And then we dogs, lots of dogs barking in morgues or barren streets.

“Homage to Morpheus”, unique in his genre, is a work of desperation, a scream of anguish: where is the beauty of the world? “When did it turn from blue to black”? My skin is pale, stretched on my skeletal body. And I have no more veins to feed. “Hail heroin”, it says, which keeps us safe from the ugliness of life.

I dare you to hear the music, that chaotic, dissonant, unique texture that takes its odd shape when you place the record on the turntable. Think about what you have read and abandon yourself to the crackling and insect-like buzzing  of greenflies and black insects swarming on a sun bleached corpse. There, in the middle of Arizona, almost thirty to twenty years ago someone actually composed this music as a perfect complement to the tales of love and horror we examined above. A complex, atonal, convoluted, disharmonic guitarwork upon which ungodly vocals and furious, tribal drum beating just seem to follow their own patterns. Lori’s unique vocal resonance is the perfect complement, a work of disfigured grace: let’s not ingenuously digress on the fact that a girl was singing here! What we shall recognize however, is that behind the roaring and rasping there is a fair, distant note of fucked up femininity, which is the perfect icing for the innocent aftertaste of the lyrics. Our atavistic concept of mother’s milk, home and shelter is taken away one rabid bark at a time, chewed away by the lunatic fury of Lori’s unique style, with clenched teeth and a frothy mouth. Whitfield here is out of control, hammering at his drums with tribal, fumes chocked ecstasy. Even the recording of these albums and demos is dirty, muddled and sick as just, well, everything else.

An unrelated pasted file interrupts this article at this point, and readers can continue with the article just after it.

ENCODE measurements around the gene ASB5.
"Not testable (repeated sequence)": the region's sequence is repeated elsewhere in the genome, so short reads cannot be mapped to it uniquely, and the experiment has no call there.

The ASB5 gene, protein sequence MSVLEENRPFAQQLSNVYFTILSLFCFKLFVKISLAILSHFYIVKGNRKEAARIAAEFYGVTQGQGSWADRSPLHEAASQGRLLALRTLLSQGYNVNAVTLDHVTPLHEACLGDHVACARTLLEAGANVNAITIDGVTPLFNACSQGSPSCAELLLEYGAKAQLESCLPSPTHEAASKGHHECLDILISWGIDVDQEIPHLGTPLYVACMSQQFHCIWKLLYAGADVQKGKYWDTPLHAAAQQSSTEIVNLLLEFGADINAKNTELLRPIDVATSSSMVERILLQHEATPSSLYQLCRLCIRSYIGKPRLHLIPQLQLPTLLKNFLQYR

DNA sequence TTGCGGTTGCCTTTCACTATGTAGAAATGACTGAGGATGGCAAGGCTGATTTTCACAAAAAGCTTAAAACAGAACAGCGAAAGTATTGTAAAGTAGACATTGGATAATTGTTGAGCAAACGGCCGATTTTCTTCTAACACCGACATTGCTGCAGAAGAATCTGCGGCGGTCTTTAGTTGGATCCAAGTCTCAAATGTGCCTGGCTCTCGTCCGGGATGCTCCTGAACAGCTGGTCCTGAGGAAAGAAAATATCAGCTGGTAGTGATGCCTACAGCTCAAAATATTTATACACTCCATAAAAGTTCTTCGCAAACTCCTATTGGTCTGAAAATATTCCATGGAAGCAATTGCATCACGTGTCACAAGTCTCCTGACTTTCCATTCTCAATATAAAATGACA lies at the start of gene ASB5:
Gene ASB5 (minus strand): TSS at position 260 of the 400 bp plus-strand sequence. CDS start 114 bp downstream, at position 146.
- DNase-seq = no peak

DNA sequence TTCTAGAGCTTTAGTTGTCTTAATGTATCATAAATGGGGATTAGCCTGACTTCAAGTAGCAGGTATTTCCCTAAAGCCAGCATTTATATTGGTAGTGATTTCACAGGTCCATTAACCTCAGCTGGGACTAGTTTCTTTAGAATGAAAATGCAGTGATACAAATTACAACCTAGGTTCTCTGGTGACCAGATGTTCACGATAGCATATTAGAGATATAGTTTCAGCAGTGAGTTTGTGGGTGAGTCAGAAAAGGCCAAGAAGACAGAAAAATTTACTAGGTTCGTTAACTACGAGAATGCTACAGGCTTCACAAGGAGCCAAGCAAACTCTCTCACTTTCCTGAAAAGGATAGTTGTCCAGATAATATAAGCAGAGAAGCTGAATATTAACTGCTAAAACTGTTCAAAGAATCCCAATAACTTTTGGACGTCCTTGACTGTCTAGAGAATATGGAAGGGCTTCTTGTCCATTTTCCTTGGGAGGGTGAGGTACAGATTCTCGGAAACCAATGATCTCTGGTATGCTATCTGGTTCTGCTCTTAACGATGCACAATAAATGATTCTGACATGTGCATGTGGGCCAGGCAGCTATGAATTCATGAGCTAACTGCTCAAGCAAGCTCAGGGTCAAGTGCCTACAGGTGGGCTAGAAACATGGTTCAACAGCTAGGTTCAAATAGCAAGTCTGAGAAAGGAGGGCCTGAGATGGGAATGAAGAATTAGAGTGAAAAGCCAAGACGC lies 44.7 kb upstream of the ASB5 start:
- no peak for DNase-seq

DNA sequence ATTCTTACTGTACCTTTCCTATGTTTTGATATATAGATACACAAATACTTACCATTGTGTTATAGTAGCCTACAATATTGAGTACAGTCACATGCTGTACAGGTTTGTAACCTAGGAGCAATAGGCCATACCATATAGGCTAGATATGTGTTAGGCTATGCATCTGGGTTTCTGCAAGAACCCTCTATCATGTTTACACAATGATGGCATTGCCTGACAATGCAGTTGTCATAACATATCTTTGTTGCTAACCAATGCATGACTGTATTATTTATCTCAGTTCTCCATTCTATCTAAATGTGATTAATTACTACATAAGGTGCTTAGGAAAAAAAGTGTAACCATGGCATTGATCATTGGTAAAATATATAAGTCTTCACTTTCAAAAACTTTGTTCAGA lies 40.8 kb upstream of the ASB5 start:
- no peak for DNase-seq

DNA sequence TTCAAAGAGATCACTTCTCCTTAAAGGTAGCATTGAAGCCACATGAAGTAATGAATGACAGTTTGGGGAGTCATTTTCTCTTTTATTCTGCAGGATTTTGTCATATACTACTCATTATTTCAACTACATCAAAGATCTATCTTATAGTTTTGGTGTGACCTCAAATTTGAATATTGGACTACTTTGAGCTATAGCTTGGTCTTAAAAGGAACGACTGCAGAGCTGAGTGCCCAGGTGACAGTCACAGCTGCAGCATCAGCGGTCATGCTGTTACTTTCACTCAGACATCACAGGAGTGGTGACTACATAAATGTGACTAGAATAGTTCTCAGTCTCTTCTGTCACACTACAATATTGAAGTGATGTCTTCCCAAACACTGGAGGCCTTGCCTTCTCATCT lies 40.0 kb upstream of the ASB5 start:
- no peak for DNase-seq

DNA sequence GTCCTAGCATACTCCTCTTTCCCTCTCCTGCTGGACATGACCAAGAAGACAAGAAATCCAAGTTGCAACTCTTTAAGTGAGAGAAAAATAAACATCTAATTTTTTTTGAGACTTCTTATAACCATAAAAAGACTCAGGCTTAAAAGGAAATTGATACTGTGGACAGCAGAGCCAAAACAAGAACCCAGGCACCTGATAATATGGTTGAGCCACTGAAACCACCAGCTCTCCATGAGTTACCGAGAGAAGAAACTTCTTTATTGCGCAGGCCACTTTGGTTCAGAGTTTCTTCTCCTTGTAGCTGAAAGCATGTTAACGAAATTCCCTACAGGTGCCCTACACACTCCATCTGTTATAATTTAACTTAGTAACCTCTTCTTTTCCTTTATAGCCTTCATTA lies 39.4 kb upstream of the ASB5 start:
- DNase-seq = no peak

I dare you to have a look at the painted art of these recordings. Hampson’s hand is unquestionably distinctive. His artwork has the bidimensional, perspective-lacking ingenuity of children or primitive cave art (have a look at “Carrion for Worm”‘s cover, see how the objects are misplaced, how the baby-headed, gutted dog angles awkwardly on the canvas?). Yet the scenes depicted all over are horrible and deranged. “Bride of Insects” could be a twisted representation of nativity, where huge hairy and knotty spider legs are the frames of the cave that saw the birth of Jesus. Our personal Mary is licking a blood-covered fetus cuddled in her arms, as bat-monsters hangs from the ceiling and naked kids with white eyes play with knives and their own guts on the ground. All these morbid scenes are however, as we defined earlier, innocent. There is no need for aggression because inert reality here is even worse. The horror is so ineluctable that chips away at your sanity for its intrinsic existence. As a last, significant note, I’d like to pinpoint the fact that both album covers are painted on grey canvas. Even the choice of the canvas is not casual, escaping all standards. The silver-grey of Bride, and the pockmarked, blood-rust stained grey of Carrion disturbed me more than every other detail. There is no place for colors in the world of Nuclear Death, except for some smear of blood or dried urine. It is a natural, bleak gray that just steals all hope. You could hide in black, but every joy is revealed in grey, and torn to pieces before being thrown in the garbage.

Where dogs bark.

And eyeless children play.

And vaginas have teeth.